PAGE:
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The evidence presented in this paper questions whether the current U.S. Department of Defense (DoD) system of in-kind subsidies for child care is meeting DoD recruitment, readiness, and retention goals or service member needs in an optimal way. DoD appears to be reaping limited benefits from the substantial subsidies provided to families that use Child Development Centers. Many families cannot or choose not to use the subsidized on-base DoD programs; these families receive no support for child care costs. The authors' findings suggest that the DoD child care system could change in a number of ways to better meet DoD and family needs. First, it could redistribute resources within the current system. Rethinking priority policies from the perspective of both child care need and the degree to which care characteristics fit with likely DoD and service member needs would be another important way to change the system. DoD may also wish to expand the child care benefit to cover more military families and a broader set of child care needs. Alternatively, DoD could expand access to child care through the use of cash benefits, vouchers, and/or negotiated discounts with local providers that meet quality standards, while continuing to provide some amount of DoD Family Child Care homes and Child Development Center care. DoD may also want to invest more resources in assessing the value of child care benefits, as it does for other military compensation components.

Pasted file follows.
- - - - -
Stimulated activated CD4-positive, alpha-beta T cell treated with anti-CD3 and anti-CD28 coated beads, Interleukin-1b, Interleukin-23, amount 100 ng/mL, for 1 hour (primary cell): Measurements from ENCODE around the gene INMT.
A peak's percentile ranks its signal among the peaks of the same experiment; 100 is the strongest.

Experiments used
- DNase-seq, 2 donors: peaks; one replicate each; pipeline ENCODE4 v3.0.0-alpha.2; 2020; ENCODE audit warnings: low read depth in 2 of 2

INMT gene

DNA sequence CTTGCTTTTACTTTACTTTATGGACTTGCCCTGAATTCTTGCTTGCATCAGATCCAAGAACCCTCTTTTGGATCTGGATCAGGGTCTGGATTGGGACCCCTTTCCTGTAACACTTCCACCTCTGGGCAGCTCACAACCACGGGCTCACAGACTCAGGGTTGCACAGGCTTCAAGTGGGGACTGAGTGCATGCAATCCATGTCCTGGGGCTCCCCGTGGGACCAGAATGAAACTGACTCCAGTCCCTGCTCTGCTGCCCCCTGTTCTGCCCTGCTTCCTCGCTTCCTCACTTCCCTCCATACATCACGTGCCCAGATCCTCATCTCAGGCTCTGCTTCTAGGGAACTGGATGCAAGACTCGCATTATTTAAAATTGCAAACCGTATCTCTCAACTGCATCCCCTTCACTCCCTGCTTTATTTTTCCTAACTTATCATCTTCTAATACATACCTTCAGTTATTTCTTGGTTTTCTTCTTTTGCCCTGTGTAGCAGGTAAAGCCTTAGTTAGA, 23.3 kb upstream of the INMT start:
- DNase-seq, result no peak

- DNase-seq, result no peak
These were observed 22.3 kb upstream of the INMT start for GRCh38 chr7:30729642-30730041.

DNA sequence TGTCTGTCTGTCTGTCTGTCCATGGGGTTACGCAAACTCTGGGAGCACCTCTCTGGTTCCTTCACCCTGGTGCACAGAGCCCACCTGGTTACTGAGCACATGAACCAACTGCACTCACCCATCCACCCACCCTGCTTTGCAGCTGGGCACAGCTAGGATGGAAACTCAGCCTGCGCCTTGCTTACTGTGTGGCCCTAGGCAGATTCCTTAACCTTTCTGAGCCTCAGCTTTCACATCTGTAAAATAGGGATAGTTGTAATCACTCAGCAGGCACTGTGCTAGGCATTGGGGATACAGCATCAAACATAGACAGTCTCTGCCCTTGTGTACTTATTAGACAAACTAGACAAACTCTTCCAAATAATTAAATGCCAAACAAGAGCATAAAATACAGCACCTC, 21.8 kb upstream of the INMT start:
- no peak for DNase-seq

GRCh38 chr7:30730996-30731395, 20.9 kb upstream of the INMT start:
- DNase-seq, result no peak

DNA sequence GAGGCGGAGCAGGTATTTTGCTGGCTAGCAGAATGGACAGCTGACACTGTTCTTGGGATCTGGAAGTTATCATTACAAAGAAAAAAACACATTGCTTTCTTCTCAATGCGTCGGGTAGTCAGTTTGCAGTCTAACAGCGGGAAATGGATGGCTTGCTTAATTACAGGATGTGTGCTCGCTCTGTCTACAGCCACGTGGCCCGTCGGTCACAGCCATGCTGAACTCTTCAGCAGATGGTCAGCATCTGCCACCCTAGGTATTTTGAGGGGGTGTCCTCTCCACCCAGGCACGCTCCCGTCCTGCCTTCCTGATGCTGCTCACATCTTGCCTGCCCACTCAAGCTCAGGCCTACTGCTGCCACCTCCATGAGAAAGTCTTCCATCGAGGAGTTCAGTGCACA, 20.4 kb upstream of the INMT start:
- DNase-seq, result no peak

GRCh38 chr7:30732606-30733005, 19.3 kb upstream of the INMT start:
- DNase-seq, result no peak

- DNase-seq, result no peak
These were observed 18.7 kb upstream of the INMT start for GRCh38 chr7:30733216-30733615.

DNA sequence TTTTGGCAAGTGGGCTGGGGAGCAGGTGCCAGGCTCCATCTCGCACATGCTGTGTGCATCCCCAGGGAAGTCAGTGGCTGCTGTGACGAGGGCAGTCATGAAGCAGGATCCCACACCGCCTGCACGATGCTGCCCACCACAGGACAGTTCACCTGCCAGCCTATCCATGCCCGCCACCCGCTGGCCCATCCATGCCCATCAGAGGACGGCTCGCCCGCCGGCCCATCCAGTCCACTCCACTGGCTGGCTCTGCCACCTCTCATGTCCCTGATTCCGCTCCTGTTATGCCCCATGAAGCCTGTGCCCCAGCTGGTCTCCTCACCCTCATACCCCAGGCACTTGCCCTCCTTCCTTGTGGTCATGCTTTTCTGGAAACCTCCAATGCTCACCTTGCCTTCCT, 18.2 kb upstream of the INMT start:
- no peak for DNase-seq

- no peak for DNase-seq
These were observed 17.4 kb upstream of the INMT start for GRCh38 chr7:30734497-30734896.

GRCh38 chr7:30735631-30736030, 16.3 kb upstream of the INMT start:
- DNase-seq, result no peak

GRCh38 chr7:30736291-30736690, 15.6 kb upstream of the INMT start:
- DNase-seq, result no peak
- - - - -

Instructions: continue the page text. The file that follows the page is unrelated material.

The research described in this report was prepared for the Office of the Secretary of Defense (OSD). The research was conducted in the RAND National Defense Research Institute, a federally funded research and development center sponsored by the OSD, the Joint Staff, the Unified Combatant Commands, the Department of the Navy, the Marine Corps, the defense agencies, and the defense Intelligence Community.

This report is part of the RAND occasional paper series. RAND occasional papers may include an informed perspective on a timely policy issue, a discussion of new research methodologies, essays, a paper presented at a conference, or a summary of work in progress. All RAND occasional papers undergo rigorous peer review to help ensure that they meet high standards for research quality and objectivity.

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